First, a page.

Microsoft launches the first of many products that have been pent up for long in their impressive pipeline. Over the next couple of years, we will see the XBox 360, Windows Vista, Office 12 and tons of allied products within the Windows ecosystem. Most will be built using one of the two products launched today - Visual Studio 2005. The powerful database engine, SQL Server 2005 delivers impressive power and features, although it may take a miracle to dislodge the current enterprise database systems, Oracle and IBM DB2.
For the technologist, especially a Windows maven, these are long-awaited updates. Visual Studio is one of the best Integrated Development Environments around. It provides a set of software tools to build Windows and Office Applications in a number of languages. The new version provides the second version of the .NET framework, Microsoft's answer to the Java Enterprise system. One key enhancement in the two products integrates Visual Studio with SQL Server, allowing for managed custom objects to be created on the database. This enables true object-oriented database development. Most other features enable enhanced developer productivity. The Intellisense feature provides suggestions to code as you type, which can be downright scary in it's intuitiveness.
The Visual Studio Team System provides comprehensive Application Lifecycle Management to Windows developers within the Visual Studio framework. This enables collaborative development of applications, allowing application models to flow into development artifacts, and test suites.
Web development is elevated to a higher level with the new version of ASP.NET, while new versions of Microsoft .NET languages like Visual Basic and Visual C# promise to make the development cycle more productive for toiling millions of coders the world over. The poor sots currently, and in the past, have had to plow through numerous repetitive and potentially bug-ridden code routines to deliver software. Their hour of deliverance is not quite at hand, but draws near. Rumor has it the shrink-wrapped box of Visual Studio has the words 'Don't Panic' emblazones across it in holographic fonts. Rumor also has it that early users of the Visual Studio 2005 IDE are complaining it's buggy and needed more testing - not really a new thing with complex software products, Microsoft or otherwise.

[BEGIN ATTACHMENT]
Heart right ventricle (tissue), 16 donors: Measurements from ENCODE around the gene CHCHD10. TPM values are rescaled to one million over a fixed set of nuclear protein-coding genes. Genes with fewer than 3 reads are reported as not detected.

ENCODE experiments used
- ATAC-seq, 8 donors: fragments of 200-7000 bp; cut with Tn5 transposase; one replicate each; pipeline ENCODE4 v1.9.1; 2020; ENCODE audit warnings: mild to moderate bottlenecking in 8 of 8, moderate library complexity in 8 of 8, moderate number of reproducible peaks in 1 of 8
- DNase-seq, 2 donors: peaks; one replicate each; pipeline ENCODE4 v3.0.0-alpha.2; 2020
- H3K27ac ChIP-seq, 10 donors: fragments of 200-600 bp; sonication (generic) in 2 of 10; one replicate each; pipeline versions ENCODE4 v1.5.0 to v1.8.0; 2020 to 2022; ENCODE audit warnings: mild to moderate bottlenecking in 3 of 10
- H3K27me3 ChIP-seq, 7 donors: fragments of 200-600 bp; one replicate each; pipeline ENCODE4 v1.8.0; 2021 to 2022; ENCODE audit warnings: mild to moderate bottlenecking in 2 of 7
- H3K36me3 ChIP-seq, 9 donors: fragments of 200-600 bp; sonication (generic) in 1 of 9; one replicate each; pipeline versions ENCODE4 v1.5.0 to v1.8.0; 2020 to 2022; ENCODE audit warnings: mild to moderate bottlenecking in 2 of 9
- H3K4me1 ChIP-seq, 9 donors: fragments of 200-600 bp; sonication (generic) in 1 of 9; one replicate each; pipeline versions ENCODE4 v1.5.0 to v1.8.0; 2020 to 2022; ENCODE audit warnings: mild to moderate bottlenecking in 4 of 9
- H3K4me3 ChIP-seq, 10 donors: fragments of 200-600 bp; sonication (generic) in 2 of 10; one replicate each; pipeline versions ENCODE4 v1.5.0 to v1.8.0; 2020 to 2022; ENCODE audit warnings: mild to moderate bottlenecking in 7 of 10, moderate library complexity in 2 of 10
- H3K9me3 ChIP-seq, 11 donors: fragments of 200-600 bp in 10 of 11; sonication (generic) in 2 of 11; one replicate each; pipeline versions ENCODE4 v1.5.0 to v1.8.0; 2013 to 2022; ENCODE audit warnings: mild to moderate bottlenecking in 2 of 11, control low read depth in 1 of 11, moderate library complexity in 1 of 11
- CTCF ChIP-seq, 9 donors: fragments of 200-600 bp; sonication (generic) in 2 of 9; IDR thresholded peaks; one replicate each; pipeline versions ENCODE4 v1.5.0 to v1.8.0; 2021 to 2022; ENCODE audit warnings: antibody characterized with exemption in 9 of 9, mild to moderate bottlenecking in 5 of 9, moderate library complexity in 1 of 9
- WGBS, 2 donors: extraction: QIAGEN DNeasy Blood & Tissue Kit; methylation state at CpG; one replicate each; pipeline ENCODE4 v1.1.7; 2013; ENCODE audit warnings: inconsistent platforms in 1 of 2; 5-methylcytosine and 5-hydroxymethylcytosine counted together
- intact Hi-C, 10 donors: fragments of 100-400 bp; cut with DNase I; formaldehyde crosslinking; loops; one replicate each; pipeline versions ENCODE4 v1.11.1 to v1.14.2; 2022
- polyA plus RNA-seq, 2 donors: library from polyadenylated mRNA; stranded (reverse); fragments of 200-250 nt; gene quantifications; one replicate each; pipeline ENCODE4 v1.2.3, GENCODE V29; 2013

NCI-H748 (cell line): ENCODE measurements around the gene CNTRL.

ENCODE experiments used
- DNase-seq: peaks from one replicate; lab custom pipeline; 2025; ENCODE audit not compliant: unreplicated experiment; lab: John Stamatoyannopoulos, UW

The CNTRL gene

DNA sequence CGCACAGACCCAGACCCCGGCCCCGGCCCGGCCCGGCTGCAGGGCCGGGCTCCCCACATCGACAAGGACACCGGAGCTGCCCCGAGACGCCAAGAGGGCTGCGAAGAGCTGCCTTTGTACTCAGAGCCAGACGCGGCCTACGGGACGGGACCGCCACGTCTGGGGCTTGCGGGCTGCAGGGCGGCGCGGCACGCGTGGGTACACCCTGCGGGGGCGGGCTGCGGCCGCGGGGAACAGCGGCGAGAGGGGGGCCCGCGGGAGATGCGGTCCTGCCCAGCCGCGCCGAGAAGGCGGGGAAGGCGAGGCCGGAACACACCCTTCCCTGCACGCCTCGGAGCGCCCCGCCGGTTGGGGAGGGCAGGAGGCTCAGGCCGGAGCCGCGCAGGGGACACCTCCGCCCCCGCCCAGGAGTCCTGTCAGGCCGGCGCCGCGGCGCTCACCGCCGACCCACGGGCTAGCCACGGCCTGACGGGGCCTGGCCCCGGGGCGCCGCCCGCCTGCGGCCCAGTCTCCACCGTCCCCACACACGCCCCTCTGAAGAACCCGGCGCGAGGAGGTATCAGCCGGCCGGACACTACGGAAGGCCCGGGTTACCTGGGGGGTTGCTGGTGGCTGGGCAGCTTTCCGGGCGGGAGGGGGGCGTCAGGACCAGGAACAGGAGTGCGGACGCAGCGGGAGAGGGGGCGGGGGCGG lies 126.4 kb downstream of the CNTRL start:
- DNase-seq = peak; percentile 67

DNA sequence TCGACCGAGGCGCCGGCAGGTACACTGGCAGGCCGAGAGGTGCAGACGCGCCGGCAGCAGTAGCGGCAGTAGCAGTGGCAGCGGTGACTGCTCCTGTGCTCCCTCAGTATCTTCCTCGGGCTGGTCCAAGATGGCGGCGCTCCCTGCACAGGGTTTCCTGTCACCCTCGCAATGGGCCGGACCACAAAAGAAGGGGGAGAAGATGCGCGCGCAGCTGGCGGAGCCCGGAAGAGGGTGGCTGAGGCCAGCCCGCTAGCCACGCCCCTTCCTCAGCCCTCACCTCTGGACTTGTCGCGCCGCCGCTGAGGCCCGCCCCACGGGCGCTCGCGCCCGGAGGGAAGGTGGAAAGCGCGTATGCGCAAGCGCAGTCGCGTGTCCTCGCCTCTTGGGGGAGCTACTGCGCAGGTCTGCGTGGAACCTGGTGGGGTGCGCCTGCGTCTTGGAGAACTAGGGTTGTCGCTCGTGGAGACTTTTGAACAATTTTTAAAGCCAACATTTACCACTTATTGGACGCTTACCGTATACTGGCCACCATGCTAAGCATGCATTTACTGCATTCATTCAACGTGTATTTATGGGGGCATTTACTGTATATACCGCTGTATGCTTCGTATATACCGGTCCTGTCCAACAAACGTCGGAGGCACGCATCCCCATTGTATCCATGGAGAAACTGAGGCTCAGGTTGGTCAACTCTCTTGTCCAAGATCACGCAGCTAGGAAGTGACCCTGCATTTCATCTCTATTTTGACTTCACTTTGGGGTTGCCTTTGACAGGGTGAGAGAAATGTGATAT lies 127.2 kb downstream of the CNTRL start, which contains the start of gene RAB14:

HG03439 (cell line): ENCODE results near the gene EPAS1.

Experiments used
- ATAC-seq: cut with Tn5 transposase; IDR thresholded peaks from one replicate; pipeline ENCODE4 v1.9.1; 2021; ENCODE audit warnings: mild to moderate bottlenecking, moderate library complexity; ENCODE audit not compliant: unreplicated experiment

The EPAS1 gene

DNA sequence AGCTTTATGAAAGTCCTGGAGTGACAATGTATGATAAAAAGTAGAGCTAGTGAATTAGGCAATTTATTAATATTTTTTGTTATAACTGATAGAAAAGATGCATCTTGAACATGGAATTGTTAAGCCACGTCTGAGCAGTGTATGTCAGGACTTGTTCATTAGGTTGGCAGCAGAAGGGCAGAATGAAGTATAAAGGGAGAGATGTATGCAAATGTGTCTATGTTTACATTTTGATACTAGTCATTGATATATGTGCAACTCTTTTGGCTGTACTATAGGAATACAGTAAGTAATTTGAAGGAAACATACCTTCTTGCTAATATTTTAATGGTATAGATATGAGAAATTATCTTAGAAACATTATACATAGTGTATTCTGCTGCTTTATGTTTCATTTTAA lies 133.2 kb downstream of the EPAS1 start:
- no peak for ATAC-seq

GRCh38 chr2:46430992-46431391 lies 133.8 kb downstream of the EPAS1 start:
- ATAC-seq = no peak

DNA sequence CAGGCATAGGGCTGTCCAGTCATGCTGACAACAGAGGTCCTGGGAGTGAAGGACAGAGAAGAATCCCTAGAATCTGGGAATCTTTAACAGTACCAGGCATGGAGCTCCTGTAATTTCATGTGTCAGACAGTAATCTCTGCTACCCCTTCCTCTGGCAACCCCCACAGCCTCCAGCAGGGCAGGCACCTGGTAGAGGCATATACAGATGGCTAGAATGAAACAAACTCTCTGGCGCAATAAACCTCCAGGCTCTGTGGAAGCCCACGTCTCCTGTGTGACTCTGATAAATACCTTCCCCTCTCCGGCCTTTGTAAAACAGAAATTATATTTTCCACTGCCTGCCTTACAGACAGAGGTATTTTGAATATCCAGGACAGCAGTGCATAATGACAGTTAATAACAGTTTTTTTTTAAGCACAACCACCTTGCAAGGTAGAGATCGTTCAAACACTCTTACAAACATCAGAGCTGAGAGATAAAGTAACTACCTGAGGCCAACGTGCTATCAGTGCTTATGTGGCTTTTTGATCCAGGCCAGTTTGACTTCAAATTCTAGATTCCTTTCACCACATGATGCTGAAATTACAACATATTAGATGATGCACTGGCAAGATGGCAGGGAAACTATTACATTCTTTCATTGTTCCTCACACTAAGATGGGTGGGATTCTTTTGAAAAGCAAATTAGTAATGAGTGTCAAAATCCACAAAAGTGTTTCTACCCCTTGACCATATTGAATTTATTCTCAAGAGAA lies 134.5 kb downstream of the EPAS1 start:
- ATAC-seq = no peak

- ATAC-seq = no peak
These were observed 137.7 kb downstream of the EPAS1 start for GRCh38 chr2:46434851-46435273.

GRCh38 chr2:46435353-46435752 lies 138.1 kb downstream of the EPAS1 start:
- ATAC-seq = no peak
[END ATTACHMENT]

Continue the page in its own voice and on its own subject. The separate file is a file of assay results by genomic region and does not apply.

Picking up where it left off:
Microsoft SQL Server 2005 is a polished beast. It provides a host of database-level enhancements, most significantly a native XML datatype, and full-text search capabilities. The tight integration with Visual Studio allows significantly higher-level programming of stored procedures and other data layer tasks.
Free full-version copies of the products will be available at the launch events, which kick off in San Francisco's Moscone Center on November 7th, the site of Oracle OpenWorld a short while ago. Free developer versions of the products under the Express moniker will provide legitimate access to anyone to develop the next Firefox/Oracle/Office-killer.
Coming soon: Detailed review of .NET 2.0 components, Avalon and Indigo - if those mean anything to you, you'll look forward to them, if not, they promise to make your computing experiences better and seamless, lulling you into a calm before the event horizon of the Singularity
Technorati Tags: technology, microsoft, visual studio, sql, sql server, news, software
Monday, November 07, 2005
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